Slow Down, Step Back

January 24, 2015

“Perfection is attained by slow degrees; it requires the hand of time.
~ Voltaire


At the risk of sounding like a stereotypical Californian, I’ve been having a Mercury-retrograde week.  For those of you not astrologically inclined, when the planet Mercury appears to be in retrograde motion, all sorts of mischief is said to occur: missed emails, arguments, misunderstandings, accidents, mechanical failures, mistakes in judgement.  Astrologers advise against signing contracts and caution us to drive carefully and back up computer files.  Even my friends who don’t follow the movement of the planets ask me, “Is Mercury retrograding or something?” whenever events seem chaotic.

The term retrograde comes from the Latin, retrogradus, a combination of retro (backward) and gradus (step).  To retrograde means, “to step backward”.

Up until several hundred years ago, Earth’s inhabitants thought we were the center of the Universe, and that the Sun, planets and stars moved in circles around us.  One complication of this worldview was that, occasionally, some of these planets seemed to stop and move backwards or zig-zag across the sky.  In ancient times, this was interpreted as the whim of the Gods.  Mercury’s seemingly quick and erratic movement, from the perspective of Earth-dwellers, earned him/her the reputation of a trickster.

Astronomers have since discovered that the Sun is the center of our galaxy and that we, along with the other planets, move around it.  Since we are all going around the Sun at different speeds, Mercury only appears to move backward in the sky.  What is really happening is that the planet is slowing down.

Both the Earth and Mercury move around the Sun.  Not only does Mercury move faster than the Earth does, its orbit is elliptical (oval or egg-shaped), so the speed of its orbit changes.  The point in that elliptical when Mercury is furthest from the Sun is also the slowest point in its orbit.  This slowing down gives Earth a chance to catch up.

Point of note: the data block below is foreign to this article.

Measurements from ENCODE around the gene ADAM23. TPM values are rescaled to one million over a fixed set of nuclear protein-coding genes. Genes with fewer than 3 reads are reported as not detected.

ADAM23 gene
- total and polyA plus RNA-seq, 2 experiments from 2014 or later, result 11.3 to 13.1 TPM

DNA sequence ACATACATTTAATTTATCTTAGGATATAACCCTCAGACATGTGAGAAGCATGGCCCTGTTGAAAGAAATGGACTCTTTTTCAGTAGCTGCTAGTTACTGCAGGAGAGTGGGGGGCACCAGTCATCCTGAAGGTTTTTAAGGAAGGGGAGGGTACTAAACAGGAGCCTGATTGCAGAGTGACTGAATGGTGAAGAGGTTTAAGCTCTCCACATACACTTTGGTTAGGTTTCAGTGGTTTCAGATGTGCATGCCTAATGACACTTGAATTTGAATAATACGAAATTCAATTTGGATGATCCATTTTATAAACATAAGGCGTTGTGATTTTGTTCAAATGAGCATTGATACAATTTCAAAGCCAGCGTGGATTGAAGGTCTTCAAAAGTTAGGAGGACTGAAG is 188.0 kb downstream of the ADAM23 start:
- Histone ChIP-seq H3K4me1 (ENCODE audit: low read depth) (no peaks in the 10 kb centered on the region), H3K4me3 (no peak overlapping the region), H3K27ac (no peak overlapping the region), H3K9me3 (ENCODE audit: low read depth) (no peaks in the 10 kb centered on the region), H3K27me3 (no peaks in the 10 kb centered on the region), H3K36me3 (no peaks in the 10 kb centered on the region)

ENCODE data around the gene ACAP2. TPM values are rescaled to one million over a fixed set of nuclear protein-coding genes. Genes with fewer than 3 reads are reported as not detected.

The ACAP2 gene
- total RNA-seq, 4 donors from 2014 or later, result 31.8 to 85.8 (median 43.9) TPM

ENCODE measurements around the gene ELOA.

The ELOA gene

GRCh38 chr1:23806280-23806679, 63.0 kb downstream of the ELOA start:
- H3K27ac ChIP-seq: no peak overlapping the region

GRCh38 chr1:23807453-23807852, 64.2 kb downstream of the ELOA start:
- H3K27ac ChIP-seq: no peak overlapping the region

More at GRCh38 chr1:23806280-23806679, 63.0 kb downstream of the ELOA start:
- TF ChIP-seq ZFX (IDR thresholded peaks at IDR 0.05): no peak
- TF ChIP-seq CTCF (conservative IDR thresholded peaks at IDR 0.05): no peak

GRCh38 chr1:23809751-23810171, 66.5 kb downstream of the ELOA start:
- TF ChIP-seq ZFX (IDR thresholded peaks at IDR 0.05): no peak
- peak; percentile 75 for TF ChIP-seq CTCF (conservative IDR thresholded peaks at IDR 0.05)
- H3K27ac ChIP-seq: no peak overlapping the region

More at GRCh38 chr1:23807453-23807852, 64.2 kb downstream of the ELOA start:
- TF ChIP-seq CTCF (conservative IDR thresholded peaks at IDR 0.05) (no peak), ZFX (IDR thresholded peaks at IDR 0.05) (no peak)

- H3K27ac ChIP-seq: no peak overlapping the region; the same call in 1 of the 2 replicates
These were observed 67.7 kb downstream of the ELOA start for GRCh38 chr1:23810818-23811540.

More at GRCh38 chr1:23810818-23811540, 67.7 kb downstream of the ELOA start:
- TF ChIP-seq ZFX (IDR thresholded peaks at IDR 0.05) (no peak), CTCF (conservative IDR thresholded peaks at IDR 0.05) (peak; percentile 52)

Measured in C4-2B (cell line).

The best way to illustrate this phenomenon is to imagine you (Earth) are on the freeway.  The car in the lane next to you (Mercury) has been driving at a faster speed and you have been lagging behind it.  Suddenly, the other car slows down.  When that happens, it appears to move backwards.  The other car is still traveling faster than you are, but in comparison to you, it seems to move back and forth as it either slows down or picks up its own speed.

When planets like Mercury appear to stop and move backwards, they are not changing direction at all.  Only from the perspective of Earth does this seem to happen.  In fact, from Mercury’s perspective, the Sun moves retrograde sometimes.

So why does the collective belief (seemingly stronger today than ever before) that the apparent retrograde motion of Mercury causes mishaps and miscommunication persist?  I’m not sure.  The Moon is close enough to Earth to move the ocean’s tides and, according to some studies, affect our sleep patterns.  Could  Mercury’s orbital pattern have some sort of magnetic affect on Earth’s activities?  Perhaps.  It is also possible that the collective consciousness of Earth’s inhabitants over the millennia, as we have observed the planets move through the sky, has influenced outcomes (mind over matter, so to speak).